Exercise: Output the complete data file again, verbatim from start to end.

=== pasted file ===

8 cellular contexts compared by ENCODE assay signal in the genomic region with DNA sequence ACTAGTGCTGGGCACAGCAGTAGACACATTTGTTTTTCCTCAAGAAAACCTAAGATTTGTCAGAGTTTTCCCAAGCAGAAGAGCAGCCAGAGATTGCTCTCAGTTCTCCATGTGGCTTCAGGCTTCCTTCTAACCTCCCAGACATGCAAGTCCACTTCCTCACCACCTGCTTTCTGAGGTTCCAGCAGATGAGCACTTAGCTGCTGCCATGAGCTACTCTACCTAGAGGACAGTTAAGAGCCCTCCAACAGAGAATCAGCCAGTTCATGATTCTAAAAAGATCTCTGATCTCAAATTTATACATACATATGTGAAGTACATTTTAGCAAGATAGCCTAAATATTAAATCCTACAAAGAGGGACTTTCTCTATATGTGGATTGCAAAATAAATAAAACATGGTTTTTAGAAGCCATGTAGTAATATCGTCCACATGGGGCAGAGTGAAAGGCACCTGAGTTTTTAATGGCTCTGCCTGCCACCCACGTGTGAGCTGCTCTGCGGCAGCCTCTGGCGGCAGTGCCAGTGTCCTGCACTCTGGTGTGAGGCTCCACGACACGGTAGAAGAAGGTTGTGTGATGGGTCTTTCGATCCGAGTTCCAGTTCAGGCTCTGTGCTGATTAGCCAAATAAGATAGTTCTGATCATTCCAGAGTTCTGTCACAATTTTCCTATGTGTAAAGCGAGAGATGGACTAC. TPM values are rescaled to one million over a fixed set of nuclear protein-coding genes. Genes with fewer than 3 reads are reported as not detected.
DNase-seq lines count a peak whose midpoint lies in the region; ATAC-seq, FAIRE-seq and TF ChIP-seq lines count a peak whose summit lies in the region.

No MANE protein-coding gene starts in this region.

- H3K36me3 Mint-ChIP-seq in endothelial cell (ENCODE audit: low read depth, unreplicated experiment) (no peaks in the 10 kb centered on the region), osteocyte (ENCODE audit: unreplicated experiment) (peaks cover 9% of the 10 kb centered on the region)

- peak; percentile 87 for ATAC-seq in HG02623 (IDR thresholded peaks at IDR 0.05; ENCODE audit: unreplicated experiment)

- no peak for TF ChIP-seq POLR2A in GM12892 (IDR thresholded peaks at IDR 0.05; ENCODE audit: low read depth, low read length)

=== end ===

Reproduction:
8 cellular contexts compared by ENCODE assay signal in the genomic region with DNA sequence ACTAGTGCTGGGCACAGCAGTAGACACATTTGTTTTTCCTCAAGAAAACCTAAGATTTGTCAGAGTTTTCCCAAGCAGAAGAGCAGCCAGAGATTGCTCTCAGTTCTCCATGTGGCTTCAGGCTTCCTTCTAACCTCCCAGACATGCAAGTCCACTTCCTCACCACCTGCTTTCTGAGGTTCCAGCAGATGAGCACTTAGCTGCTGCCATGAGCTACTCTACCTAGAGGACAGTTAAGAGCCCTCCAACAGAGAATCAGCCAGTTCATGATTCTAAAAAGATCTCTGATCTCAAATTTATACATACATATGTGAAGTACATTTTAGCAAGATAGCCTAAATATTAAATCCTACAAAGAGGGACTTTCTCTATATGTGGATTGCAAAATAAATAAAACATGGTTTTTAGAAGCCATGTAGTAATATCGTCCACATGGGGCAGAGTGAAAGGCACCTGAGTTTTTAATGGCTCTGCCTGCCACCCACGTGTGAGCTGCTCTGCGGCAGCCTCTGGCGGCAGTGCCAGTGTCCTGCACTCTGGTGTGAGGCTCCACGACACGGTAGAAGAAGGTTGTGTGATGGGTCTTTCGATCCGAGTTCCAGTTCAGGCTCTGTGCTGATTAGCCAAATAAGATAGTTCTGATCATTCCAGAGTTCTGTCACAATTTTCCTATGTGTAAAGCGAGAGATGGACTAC. TPM values are rescaled to one million over a fixed set of nuclear protein-coding genes. Genes with fewer than 3 reads are reported as not detected.
DNase-seq lines count a peak whose midpoint lies in the region; ATAC-seq, FAIRE-seq and TF ChIP-seq lines count a peak whose summit lies in the region.

No MANE protein-coding gene starts in this region.

- H3K36me3 Mint-ChIP-seq in endothelial cell (ENCODE audit: low read depth, unreplicated experiment) (no peaks in the 10 kb centered on the region), osteocyte (ENCODE audit: unreplicated experiment) (peaks cover 9% of the 10 kb centered on the region)

- peak; percentile 87 for ATAC-seq in HG02623 (IDR thresholded peaks at IDR 0.05; ENCODE audit: unreplicated experiment)

- no peak for TF ChIP-seq POLR2A in GM12892 (IDR thresholded peaks at IDR 0.05; ENCODE audit: low read depth, low read length)